Probabilistic Graphical Models Graphical models provide a way of modeling high dimensional random structures and have found wide applications. The popular Hidden Markov Models, Markov Random fields. LDA, fall within this framework. A graphical model is a graph whose nodes are random variables. The graphical model formalism uses the structure of the graph to code independence relations. The goal of this course is to provide a systematic introduction to the underlying probability and statistical issues Some of the topics that will be covered are :

- Basic probability and statistics: Independence, Conditional independence, Multivariate Normal distribution. Estimation of parameters, Maximum Likelihood, Bayesian methods. Exponential families
- Directed graphical models (Bayesian networks). D-separation and conditional Independence. Markov equivalence. I-equivalence. Undirected Graphical Models (Markov Networks). Markov Networks and Independence. Gibbs distribution and Markov networks.
- Gaussian networks, Gaussian Bayesian Networks. Gaussian markov random fields. Hidden Markov models, Kalman filters, Markov random fields, Generative modeling of data, LDA.
- Exact inference in Bayesian networks: Junction tree algorithm, Belief Propagation, Forward - Backward algorithm in HMM
- Approximation inference: Variational techniques, MCMC techniques, Gibbs sampling
- Parameter learning Learning in fully observed models, multinomial and multivariate learning, EM algorithm
- Structure learning. Search over DAGs, Search over DAG patterns, Model averaging, AIC, BIC

References

- Daphne Koller and Nir Friedman., Probabilistic Graphical Models.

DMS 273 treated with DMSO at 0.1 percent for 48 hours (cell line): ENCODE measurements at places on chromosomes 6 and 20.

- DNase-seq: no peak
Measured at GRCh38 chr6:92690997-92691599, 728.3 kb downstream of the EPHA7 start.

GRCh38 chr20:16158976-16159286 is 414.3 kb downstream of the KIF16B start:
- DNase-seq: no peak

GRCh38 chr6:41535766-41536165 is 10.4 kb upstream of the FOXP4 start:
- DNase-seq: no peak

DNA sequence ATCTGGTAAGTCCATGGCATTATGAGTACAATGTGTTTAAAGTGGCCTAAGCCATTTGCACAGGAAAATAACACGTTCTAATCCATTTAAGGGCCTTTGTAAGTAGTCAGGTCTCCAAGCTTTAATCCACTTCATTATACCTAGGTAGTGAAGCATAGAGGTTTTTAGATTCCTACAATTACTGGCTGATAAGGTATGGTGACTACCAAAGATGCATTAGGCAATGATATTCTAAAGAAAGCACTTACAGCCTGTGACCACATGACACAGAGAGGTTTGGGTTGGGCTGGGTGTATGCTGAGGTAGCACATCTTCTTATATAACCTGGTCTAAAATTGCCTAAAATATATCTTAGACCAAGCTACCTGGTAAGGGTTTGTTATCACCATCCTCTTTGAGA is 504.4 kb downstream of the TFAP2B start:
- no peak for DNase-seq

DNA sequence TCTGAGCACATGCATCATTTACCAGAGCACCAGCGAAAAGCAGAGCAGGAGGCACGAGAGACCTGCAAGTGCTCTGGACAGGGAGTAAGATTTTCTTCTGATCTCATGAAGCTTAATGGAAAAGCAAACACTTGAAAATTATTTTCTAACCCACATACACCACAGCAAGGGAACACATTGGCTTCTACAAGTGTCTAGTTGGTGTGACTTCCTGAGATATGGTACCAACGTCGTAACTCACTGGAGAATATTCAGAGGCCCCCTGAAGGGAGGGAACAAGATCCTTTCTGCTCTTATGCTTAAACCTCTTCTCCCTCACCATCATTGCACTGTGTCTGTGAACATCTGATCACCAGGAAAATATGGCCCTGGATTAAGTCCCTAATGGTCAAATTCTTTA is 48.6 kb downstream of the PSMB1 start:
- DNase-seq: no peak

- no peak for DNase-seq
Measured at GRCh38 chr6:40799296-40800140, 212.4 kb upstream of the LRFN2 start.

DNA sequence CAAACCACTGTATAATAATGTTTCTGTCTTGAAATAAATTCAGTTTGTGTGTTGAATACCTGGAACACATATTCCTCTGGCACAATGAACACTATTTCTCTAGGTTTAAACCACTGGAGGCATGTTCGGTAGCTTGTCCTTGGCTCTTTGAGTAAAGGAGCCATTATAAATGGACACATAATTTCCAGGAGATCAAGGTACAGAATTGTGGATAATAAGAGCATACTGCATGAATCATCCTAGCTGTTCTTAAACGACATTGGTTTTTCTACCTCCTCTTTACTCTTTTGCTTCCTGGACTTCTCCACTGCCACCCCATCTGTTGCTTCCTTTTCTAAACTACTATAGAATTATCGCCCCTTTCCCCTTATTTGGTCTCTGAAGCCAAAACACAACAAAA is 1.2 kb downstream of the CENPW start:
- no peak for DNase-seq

- Richard Neapolitan., Learning Bayesian.
- Parts of these two texts will form the core of the course. As additional topics are discussed relevant references will be provided.

Probabilistic Graphical Models Graphical models provide a way of modeling high dimensional random structures and have found wide applications. The popular Hidden Markov Models, Markov Random fields. LDA, fall within this framework. A graphical model is a graph whose nodes are random variables. The graphical model formalism uses the structure of the graph to code independence relations. The goal of this course is to provide a systematic introduction to the underlying probability and statistical issues Some of the topics that will be covered are :

- Basic probability and statistics: Independence, Conditional independence, Multivariate Normal distribution. Estimation of parameters, Maximum Likelihood, Bayesian methods. Exponential families
- Directed graphical models (Bayesian networks). D-separation and conditional Independence. Markov equivalence. I-equivalence. Undirected Graphical Models (Markov Networks). Markov Networks and Independence. Gibbs distribution and Markov networks.
- Gaussian networks, Gaussian Bayesian Networks. Gaussian markov random fields. Hidden Markov models, Kalman filters, Markov random fields, Generative modeling of data, LDA.
- Exact inference in Bayesian networks: Junction tree algorithm, Belief Propagation, Forward - Backward algorithm in HMM
- Approximation inference: Variational techniques, MCMC techniques, Gibbs sampling
- Parameter learning Learning in fully observed models, multinomial and multivariate learning, EM algorithm
- Structure learning. Search over DAGs, Search over DAG patterns, Model averaging, AIC, BIC

References

- Daphne Koller and Nir Friedman., Probabilistic Graphical Models.
- Richard Neapolitan., Learning Bayesian.
- Parts of these two texts will form the core of the course. As additional topics are discussed relevant references will be provided.

Last updated: 20 May 2024